Book burning is the practice of ceremoniously destroying by fire one or more copies of a book or other written material. In modern times other forms of media, such as gramophone records, CDs and video tapes, have also been ceremoniously burned or shredded. The practice, often carried out publicly, is usually motivated by moral, political or religious objections to the material.
The writer Heinrich Heine famously said in 1821 "Where they burn books, they will end in burning human beings." (Dort, wo man Bücher verbrennt, verbrennt man am Ende auch Menschen). Just over a century later the Nazis did exactly as Heine had predicted.
Many people find book burning to be offensive for a variety of reasons. Some feel it is a form of censorship that religious or political leaders practice against those ideas that they oppose. This is especially true of Nazi Germany under Adolf Hitler. Those who oppose book burning on those grounds often equate those who burn books with Nazis.
Incidents of book burnings have included:
- Following the advice of Li Si, Qin Shi Huang ordered all philosophy books and history books from states other than Qin--except copies in the imperial library for official uses--to be burned. 212 BC This is accompanied by the live burial of a large number of intellectuals, who did not comply with the state dogma.
- According to the New Testament book of Acts, early converts to Christianity in Ephesus burned books of "curious arts". "Many of them also which used curious arts brought their books together, and burned them before all men: and they counted the price of them, and found it fifty thousand pieces of silver." (Acts 19:19, KJV) The term curious arts may refer to traditional magic practices. 
- The Sibylline Books were burnt by Flavius Stilicho (died AD 408).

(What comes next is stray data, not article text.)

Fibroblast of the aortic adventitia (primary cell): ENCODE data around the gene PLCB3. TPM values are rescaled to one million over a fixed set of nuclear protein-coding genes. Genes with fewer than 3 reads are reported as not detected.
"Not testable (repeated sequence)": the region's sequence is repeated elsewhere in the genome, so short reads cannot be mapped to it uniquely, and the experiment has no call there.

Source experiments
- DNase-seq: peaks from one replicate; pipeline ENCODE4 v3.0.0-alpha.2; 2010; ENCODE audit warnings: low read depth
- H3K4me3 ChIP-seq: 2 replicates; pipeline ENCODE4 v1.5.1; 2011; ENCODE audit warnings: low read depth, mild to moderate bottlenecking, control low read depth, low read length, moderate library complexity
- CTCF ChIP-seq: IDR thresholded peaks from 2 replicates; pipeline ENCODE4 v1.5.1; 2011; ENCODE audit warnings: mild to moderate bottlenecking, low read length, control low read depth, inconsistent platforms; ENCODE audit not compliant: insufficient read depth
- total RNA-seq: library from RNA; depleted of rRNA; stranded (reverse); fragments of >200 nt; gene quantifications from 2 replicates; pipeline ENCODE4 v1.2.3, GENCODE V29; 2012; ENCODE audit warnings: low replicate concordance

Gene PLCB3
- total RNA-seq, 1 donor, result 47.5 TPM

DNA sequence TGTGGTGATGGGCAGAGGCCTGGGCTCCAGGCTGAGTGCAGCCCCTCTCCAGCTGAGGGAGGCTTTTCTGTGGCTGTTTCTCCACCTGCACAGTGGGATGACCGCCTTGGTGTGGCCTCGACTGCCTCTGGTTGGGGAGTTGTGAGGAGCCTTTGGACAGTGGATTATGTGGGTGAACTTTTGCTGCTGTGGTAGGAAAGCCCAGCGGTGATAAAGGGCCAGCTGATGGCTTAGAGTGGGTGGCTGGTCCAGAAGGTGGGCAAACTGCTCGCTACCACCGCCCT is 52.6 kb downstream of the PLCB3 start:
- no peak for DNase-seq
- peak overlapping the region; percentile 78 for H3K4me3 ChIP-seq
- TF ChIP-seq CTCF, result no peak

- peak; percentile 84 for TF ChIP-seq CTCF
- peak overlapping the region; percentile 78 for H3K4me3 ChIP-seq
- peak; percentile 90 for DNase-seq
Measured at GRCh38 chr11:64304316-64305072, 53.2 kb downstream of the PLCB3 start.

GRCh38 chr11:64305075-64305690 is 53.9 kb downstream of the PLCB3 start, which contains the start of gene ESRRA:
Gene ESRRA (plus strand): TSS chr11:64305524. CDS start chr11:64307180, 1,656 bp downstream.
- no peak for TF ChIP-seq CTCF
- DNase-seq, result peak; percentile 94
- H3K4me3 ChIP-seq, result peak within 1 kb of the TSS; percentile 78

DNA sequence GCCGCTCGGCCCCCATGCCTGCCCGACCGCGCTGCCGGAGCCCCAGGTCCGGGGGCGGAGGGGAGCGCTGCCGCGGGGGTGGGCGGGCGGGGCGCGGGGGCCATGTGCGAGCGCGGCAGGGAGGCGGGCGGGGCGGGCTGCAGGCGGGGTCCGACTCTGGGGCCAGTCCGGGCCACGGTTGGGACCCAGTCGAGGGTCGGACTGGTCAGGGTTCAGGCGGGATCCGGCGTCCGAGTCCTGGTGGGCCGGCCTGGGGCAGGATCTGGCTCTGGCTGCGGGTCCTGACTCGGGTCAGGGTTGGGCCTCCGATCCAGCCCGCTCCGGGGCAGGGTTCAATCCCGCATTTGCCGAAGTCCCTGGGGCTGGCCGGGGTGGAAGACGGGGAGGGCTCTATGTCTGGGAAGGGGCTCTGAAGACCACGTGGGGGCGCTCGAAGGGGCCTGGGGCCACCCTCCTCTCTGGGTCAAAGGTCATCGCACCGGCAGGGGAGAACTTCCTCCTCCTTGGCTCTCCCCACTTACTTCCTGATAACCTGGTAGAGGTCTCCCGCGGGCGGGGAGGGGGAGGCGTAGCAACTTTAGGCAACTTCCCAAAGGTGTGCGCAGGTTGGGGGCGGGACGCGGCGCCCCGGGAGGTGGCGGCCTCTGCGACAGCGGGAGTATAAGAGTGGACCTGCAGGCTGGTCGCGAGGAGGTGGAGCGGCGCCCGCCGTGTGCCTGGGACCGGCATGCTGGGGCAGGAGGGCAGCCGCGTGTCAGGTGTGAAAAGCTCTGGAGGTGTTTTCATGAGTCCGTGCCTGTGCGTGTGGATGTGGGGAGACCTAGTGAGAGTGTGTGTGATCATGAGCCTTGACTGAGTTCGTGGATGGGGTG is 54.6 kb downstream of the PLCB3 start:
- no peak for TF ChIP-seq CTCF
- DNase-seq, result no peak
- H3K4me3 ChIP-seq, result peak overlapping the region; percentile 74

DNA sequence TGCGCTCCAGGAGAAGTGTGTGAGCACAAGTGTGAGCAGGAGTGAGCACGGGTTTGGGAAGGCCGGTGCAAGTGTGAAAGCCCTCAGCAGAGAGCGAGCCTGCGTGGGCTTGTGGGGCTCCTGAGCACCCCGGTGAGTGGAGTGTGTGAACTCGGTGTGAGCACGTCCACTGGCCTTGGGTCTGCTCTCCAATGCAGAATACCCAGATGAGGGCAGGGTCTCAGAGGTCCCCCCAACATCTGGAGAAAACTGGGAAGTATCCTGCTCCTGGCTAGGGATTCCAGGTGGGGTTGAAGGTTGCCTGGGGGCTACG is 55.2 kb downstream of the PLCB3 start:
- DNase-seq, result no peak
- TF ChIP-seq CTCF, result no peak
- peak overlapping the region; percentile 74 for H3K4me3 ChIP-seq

- The books of Arius and his followers, after the first Council of Nicaea (AD 325), for heresy.
- The library of the Serapeum in Alexandria was trashed, burned and looted , AD 392, at the decree of Theophilus of Alexandria, who was ordered so by Theodosius I.
- Etrusca Disciplina, the Etruscan books of cult and divination, collected and burned in the 5th century.
- The books of Nestorius, after an edict of Theodosius II, for heresy (AD 435).
- In 1233 Maimonides' "Guide of the Perplexed" was burnt at Montpellier, Southern France.
- In the 1480s Tomas Torquemada promoted the burning of non-Catholic literature, especially Jewish Talmuds and, after the final defeat of the Moors at Granada in 1492, Arabic books also.
- In 1497 the Bonfire of the Vanities, preached by Girolamo Savonarola, consumed pornography, lewd pictures, pagan books, gaming tables, cosmetics, copies of Boccaccio's Decameron, and all the works of Ovid which could be found in Florence.
- In 1918 the Valley of the Squinting Windows in Delvin, Ireland. The book criticised the village's inhabitants for being overly concerned with their image towards neighbours.
- The works of Jewish authors and other "degenerate" books were burned by the Nazis in the 1930s and 1940s.
- The Satanic Verses, has been the subject of bookburnings, for instance at Bolton and Bradford.
- There have been several incidents of Harry Potter books being burned, including those directed by chuches at Alamogordo, New Mexico and Cedar Rapids, Iowa.
Other famous items ceremoniously burnt in protest: